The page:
Edge Computing

Oh no.  Is this even a concept or some ‘edgy’ buzzword?

Oh no – Edge Computing is real.

Think of Edge Computing as optimizing data processing at the edge of the Cloud network near its data source, rather than in a data center.

Today about ‘10% of enterprise-generated data is created and processed outside a traditional centralized data center or cloud.  By 2025, Garnet predicts this figure will reach 75%’.*

Is Edge Computing worth it?

One needs to consider what Edge Computing could be used for.  With the proliferation of centralized Cloud Computing, latency has become a factor.  With decentralized computing, efficiency with real-time processing and decision-making is available.  Can you imagine a self-driving car that needs to wait for a response from a data center?

The concept with Edge Computing is that latency may not be acceptable for applications, therefore more has to occur locally rather than enduring the latency necessary to communicate to a centralized point and receive a response.

As part of Edge Computing, the local component needs the capability to compute, analyze, and store in order to decide what data to filter and send to systems in the Cloud rather than transmitting large amounts of data through the Network.

How is this accomplished?  APIs (Application Programming Interfaces) transform the data it receives into functionality.  APIs connect the user and their IoT data to the actual application.   This is a space where there’s money to be made.  Both for businesses AND software vendors  even if the end user is not directly accessing the licensed program, a license may be required for use of that vendor’s intellectual property   (** please refer to Miro’s previous blog post regarding licensing and APIs at https://miroconsulting.com/blog/oracle-license-compliance-issues-related-to-api-usage/ **)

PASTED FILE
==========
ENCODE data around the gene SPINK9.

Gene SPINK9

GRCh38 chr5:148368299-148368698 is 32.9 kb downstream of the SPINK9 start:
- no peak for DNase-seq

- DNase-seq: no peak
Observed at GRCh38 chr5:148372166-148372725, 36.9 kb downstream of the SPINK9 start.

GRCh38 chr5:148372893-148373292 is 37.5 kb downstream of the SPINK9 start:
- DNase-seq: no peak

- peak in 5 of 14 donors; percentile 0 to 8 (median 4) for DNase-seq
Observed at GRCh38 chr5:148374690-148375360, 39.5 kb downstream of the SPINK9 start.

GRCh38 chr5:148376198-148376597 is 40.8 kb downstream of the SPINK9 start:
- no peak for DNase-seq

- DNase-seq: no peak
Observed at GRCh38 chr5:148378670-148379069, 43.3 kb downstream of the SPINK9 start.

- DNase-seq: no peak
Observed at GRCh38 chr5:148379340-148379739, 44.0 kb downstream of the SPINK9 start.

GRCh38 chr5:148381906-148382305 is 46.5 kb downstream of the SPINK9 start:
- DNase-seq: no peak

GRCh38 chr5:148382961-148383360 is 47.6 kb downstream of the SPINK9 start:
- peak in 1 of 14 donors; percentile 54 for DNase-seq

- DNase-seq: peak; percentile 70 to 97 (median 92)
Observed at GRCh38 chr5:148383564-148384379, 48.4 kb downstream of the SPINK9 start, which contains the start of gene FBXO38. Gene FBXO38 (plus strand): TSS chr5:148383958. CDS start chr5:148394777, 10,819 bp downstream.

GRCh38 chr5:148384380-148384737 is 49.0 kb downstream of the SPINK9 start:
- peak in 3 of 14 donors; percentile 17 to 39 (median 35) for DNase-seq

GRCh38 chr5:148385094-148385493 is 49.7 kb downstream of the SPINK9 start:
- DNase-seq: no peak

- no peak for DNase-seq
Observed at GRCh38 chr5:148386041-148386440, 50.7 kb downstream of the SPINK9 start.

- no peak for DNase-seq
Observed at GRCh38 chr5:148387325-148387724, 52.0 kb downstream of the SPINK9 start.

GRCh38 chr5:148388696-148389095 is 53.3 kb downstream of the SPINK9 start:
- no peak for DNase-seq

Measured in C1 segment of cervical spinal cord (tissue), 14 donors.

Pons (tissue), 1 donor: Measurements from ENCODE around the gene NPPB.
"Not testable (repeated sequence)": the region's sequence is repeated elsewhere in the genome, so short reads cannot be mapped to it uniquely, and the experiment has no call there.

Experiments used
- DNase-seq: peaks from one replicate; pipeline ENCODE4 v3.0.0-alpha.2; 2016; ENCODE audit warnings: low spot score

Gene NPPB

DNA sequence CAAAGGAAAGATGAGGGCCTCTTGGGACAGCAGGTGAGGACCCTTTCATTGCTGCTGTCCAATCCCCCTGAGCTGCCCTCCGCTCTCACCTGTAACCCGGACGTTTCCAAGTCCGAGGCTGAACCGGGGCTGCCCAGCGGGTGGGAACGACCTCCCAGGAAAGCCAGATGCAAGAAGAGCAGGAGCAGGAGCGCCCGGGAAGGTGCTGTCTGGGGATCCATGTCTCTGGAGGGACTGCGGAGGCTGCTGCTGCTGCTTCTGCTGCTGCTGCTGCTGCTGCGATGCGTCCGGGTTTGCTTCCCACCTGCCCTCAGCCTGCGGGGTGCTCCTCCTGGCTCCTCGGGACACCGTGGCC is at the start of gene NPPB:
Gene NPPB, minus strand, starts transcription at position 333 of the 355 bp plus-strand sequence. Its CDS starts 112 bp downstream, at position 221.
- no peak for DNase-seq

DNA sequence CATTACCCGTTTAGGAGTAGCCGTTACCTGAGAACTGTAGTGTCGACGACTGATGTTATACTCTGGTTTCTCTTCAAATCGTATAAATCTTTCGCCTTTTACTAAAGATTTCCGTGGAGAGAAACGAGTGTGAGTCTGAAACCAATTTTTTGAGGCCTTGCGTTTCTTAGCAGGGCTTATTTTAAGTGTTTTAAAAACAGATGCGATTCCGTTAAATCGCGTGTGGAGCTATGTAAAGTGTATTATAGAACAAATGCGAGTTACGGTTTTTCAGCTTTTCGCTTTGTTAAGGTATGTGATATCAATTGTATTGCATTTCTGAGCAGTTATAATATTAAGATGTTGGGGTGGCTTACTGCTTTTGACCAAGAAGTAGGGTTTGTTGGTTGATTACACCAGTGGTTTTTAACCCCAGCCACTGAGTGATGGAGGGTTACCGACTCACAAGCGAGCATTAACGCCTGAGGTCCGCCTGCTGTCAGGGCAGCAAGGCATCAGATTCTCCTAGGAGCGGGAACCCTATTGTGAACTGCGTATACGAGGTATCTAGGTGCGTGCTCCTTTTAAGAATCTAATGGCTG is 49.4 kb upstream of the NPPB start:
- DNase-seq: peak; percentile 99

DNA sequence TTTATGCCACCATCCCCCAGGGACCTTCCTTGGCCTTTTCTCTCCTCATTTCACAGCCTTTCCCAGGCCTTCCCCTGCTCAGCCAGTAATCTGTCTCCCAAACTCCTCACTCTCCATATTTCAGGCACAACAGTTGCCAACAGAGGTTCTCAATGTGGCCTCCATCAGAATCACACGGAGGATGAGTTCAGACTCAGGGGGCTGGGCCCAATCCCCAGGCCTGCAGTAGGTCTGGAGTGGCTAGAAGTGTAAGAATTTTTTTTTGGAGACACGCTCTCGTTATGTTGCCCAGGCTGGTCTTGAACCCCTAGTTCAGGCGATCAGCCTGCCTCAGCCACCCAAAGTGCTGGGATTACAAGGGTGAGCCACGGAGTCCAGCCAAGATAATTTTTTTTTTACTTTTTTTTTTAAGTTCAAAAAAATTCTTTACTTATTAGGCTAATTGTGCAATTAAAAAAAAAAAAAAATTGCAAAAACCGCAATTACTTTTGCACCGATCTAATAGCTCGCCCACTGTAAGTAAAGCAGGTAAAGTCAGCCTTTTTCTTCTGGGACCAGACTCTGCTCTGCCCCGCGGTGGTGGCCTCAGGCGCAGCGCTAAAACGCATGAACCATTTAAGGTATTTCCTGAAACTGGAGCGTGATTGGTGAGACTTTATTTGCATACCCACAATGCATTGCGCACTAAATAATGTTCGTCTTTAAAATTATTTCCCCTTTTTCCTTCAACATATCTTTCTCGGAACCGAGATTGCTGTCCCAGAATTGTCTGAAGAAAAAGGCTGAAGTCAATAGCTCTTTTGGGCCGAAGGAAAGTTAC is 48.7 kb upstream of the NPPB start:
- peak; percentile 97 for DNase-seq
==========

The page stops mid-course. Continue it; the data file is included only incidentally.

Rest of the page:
Many industries have already discovered the benefits of Edge Computing to monitor and/or take action:

  • Remote mining equipment
  • Air quality sensors
  • Water quality and leak detection
  • Location and health-monitoring of livestock
  • Off-shore drilling rigs
  • Inventory optimization
  • Logistics for package delivery
  • Target Advertising
  • Traffic congestion issues
  • Disaster relief

*van der Meulen, Rob. (2018, October 3). What Edge Computing Means for Infrastructure and Operations Leaders.  Retrieved from https://www.gartner.com/smarterwithgartner/what-edge-computing-means-for-infrastructure-and-operations-leaders/


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